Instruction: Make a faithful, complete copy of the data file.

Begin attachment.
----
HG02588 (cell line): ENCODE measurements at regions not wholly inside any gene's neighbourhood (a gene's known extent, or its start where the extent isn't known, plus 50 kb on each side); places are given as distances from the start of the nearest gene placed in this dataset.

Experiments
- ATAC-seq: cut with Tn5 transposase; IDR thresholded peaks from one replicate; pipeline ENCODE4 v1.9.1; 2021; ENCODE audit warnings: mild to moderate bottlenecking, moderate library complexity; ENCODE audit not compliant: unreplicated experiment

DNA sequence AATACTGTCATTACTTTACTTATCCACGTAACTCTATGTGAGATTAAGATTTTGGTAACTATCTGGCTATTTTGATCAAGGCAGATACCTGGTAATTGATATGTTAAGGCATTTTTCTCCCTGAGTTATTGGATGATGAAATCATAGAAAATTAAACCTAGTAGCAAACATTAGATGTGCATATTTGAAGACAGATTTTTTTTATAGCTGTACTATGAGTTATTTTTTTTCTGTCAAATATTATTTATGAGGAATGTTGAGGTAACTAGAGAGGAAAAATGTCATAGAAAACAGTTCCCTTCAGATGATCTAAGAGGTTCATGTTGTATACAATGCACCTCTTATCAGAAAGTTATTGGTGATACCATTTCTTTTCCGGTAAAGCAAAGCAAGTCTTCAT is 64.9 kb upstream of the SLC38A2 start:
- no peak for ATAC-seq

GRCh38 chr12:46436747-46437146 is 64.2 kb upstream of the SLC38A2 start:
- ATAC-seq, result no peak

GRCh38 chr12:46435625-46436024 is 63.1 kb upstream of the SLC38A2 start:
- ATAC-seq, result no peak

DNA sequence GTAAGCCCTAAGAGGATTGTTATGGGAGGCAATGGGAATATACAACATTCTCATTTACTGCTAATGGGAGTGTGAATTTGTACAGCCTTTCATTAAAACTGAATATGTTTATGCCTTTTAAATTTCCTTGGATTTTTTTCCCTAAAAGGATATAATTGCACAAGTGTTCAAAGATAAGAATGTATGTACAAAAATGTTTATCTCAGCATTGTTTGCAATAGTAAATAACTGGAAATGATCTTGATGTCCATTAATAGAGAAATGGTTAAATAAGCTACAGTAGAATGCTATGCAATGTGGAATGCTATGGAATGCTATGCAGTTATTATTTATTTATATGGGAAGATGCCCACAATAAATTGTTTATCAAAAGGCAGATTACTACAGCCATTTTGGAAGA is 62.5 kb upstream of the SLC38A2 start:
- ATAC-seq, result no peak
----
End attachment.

HG02588 (cell line): ENCODE measurements at regions not wholly inside any gene's neighbourhood (a gene's known extent, or its start where the extent isn't known, plus 50 kb on each side); places are given as distances from the start of the nearest gene placed in this dataset.

Experiments
- ATAC-seq: cut with Tn5 transposase; IDR thresholded peaks from one replicate; pipeline ENCODE4 v1.9.1; 2021; ENCODE audit warnings: mild to moderate bottlenecking, moderate library complexity; ENCODE audit not compliant: unreplicated experiment

DNA sequence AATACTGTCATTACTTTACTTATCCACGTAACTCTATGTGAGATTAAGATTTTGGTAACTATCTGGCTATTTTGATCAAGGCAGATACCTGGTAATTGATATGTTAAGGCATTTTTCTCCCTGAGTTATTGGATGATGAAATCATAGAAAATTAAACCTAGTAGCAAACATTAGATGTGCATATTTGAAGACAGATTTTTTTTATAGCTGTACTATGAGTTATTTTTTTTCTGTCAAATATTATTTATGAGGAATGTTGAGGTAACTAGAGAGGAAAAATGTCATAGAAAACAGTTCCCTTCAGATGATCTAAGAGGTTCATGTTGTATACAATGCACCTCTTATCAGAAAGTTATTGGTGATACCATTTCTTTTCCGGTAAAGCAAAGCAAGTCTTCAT is 64.9 kb upstream of the SLC38A2 start:
- no peak for ATAC-seq

GRCh38 chr12:46436747-46437146 is 64.2 kb upstream of the SLC38A2 start:
- ATAC-seq, result no peak

GRCh38 chr12:46435625-46436024 is 63.1 kb upstream of the SLC38A2 start:
- ATAC-seq, result no peak

DNA sequence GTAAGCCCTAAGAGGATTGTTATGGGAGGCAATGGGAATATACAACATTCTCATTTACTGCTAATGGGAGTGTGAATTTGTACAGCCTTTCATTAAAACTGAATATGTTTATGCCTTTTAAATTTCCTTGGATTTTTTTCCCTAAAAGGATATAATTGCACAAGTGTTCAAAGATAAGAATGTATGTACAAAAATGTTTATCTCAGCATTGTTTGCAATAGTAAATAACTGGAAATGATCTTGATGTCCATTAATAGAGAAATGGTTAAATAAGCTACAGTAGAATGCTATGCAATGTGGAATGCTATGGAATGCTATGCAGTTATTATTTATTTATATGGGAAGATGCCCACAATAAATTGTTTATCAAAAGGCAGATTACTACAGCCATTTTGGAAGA is 62.5 kb upstream of the SLC38A2 start:
- ATAC-seq, result no peak